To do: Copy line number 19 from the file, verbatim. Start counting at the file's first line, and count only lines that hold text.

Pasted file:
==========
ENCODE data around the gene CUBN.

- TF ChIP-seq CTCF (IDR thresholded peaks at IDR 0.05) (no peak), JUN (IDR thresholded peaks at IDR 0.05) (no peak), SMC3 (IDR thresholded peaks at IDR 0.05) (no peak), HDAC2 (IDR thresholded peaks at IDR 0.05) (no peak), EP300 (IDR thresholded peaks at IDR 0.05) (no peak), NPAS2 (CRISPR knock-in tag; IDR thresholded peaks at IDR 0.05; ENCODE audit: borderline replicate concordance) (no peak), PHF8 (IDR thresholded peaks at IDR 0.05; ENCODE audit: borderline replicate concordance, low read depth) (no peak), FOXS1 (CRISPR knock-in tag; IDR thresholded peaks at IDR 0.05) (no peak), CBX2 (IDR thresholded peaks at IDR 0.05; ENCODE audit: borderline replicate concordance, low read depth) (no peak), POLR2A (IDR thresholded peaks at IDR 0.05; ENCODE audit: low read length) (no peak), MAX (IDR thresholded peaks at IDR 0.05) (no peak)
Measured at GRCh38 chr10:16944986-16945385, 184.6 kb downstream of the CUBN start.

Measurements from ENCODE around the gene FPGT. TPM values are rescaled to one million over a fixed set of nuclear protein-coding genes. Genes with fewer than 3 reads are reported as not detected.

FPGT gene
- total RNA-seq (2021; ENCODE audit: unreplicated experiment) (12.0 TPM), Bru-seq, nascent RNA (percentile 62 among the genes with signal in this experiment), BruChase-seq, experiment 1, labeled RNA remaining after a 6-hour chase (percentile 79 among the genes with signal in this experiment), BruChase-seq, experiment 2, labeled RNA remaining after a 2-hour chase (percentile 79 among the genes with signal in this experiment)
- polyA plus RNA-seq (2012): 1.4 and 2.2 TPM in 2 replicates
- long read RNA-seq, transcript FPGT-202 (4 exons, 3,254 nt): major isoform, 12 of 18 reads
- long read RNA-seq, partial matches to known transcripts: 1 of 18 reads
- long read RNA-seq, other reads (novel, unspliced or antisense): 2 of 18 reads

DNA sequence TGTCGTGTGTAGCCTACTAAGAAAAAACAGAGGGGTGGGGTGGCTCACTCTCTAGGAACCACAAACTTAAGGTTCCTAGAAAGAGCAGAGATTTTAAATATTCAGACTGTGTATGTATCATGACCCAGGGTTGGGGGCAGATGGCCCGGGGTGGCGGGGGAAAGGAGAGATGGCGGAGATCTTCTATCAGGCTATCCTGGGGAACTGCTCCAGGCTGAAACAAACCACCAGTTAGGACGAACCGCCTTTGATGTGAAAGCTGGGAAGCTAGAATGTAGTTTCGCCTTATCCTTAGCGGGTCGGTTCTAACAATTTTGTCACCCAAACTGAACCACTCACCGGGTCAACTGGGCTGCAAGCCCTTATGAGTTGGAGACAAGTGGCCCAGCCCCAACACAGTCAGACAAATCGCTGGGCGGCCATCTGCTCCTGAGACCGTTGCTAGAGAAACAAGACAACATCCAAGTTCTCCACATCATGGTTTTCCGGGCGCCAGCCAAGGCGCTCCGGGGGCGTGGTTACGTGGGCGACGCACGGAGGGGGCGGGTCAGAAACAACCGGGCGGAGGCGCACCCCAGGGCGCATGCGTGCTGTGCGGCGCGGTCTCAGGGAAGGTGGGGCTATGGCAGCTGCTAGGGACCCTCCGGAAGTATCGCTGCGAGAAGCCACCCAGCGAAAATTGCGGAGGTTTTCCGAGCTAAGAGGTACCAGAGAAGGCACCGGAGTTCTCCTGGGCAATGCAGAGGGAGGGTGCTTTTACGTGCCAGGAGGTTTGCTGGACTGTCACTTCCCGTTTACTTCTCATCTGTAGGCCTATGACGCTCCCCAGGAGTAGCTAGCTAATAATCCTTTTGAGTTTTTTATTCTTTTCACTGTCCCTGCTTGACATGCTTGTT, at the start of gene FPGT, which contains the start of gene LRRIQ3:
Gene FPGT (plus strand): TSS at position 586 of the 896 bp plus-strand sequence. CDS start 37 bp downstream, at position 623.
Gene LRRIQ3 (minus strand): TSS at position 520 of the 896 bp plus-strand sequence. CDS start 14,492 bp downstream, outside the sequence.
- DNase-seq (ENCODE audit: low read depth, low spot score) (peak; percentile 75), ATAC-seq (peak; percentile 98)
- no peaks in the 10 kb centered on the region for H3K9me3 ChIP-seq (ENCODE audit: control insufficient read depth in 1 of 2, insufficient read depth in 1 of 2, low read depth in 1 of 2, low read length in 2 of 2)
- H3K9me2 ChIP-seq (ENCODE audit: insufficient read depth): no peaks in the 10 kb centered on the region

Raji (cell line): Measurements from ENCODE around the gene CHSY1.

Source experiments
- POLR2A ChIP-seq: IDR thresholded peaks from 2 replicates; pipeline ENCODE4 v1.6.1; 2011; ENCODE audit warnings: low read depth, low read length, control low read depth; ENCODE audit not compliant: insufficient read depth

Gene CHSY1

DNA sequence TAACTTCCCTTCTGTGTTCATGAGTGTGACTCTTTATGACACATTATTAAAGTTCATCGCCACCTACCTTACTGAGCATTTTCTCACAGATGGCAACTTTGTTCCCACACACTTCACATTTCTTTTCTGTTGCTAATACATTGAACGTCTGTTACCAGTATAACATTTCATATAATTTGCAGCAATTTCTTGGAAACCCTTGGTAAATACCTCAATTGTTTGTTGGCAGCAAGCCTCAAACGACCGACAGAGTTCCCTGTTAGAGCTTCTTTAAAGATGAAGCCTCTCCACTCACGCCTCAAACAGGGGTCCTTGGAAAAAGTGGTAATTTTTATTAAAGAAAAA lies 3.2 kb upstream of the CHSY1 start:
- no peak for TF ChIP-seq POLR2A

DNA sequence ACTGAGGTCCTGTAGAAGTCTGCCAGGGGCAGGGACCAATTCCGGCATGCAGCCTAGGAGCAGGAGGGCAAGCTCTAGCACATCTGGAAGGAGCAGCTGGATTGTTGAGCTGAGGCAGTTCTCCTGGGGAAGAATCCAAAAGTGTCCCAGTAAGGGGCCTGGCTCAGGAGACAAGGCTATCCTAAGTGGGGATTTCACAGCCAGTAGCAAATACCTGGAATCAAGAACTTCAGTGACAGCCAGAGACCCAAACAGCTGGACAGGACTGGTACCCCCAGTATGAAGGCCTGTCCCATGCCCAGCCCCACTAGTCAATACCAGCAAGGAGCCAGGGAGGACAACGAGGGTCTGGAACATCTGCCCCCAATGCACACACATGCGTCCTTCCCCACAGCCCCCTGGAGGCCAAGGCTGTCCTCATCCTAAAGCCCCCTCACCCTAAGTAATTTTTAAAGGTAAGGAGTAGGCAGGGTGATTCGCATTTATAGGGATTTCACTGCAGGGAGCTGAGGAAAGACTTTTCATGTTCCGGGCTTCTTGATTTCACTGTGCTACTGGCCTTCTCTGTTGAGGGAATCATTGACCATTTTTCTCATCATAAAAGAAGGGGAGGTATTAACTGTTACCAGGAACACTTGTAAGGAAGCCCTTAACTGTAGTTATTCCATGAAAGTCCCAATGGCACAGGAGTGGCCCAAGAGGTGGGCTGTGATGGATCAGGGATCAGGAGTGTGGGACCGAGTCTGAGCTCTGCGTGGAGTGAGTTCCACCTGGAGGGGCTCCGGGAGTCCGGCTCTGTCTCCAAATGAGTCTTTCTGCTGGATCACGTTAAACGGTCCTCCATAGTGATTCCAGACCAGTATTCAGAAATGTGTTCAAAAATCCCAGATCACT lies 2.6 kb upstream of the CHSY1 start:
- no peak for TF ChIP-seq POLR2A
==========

- POLR2A ChIP-seq: IDR thresholded peaks from 2 replicates; pipeline ENCODE4 v1.6.1; 2011; ENCODE audit warnings: low read depth, low read length, control low read depth; ENCODE audit not compliant: insufficient read depth